Dan McGuire

Copyright sleuth (almost) always gets permission

February 7, 2008

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By Diane Luckow

Dan McGuire (above) has one of those behind-the-scenes jobs at SFU that few people know about. Yet without his sleuthing abilities and patience, most SFU professors would find themselves without course materials for their students.

That’s because McGuire’s job is to track down the rightful owners of videos, audio tapes and online information and then secure permission for professors to copy and distribute those works in the classroom.

McGuire enjoys the hunt, which puts him in contact with people around the world. His quickest permission came in just 11 minutes; more often it can take several days to several weeks and sometimes, never.

Part of McGuire’s job as digital licensing specialist with the Learning and Instructional Development Centre is to teach faculty about copyright laws. “In Canada, we have ‘fair dealing’ which is very much oriented towards one person,” he explains. “So, a student in the library can copy an article, but a professor copying an article and handing it out to all of his students wouldn’t be fair dealing.”

Despite offering workshops and seminars on copyright, McGuire still finds faculty members who try to avoid the copyright issue. Their most common mistake “is believing that because somebody put something on the Web, they can repurpose it,” he says. “Publishing something on the Web is not granting blanket permission to do what you want with it.”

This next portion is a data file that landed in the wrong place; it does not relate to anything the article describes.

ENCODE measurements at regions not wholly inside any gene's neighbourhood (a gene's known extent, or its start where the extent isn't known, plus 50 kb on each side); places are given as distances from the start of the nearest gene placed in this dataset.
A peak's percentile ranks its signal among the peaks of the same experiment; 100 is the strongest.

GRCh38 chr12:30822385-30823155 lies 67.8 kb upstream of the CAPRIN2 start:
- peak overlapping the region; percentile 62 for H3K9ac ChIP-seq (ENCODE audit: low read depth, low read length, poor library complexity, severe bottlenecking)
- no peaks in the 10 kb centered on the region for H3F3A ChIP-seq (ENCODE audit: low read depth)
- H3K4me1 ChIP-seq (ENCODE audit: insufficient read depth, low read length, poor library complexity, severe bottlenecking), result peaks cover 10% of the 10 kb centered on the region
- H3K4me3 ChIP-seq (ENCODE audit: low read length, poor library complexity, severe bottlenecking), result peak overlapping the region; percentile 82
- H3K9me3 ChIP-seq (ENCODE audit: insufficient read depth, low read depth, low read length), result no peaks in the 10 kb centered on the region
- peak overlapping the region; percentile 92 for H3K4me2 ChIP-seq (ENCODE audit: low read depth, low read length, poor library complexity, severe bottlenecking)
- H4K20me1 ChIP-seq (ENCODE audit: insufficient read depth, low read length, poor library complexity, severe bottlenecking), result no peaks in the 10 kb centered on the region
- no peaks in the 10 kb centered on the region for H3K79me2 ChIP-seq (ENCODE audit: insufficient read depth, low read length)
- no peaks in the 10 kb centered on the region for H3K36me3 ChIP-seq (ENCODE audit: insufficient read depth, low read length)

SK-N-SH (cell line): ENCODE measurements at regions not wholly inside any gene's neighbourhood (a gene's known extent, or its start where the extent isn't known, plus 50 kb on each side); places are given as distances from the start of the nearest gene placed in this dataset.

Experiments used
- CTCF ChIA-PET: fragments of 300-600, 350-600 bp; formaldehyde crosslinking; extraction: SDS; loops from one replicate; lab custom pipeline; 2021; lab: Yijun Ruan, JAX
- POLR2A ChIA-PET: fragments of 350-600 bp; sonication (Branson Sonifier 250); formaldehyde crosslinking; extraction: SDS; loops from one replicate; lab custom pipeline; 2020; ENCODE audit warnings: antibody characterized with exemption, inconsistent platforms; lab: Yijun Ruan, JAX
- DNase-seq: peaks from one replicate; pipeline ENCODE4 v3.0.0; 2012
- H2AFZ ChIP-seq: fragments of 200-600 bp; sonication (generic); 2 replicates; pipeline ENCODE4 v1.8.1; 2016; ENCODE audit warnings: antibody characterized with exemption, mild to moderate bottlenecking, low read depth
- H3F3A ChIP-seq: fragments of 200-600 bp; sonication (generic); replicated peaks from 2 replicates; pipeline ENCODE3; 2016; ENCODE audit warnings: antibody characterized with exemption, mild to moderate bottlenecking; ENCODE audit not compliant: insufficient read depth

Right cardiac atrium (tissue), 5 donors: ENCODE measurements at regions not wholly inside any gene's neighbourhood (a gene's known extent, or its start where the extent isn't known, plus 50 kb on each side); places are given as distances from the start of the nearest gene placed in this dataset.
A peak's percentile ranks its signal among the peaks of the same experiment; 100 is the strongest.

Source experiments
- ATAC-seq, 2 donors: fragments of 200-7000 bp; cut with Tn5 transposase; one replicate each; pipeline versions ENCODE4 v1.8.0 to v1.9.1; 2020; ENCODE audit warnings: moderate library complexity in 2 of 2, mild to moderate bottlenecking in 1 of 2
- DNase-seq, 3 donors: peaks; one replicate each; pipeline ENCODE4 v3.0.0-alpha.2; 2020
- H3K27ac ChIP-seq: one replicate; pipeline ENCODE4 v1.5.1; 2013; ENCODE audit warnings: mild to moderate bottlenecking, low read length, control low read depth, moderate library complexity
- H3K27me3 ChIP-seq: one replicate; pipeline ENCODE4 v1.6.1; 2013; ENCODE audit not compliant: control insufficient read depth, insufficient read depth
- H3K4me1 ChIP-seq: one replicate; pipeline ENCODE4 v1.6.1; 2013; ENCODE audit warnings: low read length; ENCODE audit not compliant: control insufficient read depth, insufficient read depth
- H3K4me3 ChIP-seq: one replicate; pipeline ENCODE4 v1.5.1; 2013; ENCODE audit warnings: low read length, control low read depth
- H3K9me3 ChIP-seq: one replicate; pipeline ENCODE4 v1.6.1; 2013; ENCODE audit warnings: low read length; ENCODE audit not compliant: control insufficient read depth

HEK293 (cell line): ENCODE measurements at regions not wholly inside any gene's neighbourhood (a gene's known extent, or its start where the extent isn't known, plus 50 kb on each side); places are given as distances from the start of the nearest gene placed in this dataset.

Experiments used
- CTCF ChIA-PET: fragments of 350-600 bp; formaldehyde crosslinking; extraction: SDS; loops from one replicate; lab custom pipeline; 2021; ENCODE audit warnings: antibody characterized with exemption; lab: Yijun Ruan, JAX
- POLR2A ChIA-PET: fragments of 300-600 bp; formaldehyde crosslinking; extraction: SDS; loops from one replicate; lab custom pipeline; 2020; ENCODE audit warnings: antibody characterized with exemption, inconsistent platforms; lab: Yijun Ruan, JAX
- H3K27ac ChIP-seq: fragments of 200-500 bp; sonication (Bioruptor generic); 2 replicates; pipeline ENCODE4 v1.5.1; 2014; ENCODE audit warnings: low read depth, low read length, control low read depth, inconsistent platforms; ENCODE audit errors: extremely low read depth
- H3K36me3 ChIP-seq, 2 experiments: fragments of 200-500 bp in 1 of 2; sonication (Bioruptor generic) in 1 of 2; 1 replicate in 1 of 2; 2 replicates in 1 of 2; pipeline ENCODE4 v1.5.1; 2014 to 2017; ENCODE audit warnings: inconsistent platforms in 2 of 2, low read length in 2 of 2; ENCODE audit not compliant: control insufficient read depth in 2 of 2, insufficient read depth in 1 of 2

McGuire recalls one professor who wanted to use a large quantity of online material in his course, but wasn’t confident of his right to use it. Instead of seeking out McGuire’s assistance, he posted the material on a Monday and took it down on Friday of the same week in hopes that only his students would know.

“That was amusing,” says McGuire, “because the work was actually in the public domain. There was no need to take it down or worry about it.” Another time, he remembers a professor who spent almost six hours trying to remove a digital watermark from an image he wanted to use in the classroom. When McGuire discovered this and sought approval, the owner not only gave permission but sent along four gigabytes of additional high-quality images.

In fact, says McGuire, the majority of copyright responders express gratitude for being asked permission and almost always grant that permission.
“As a university, we both create and use intellectual property,” he says. “If we want to have the work we create respected, we should respect the work of others and their rights.”
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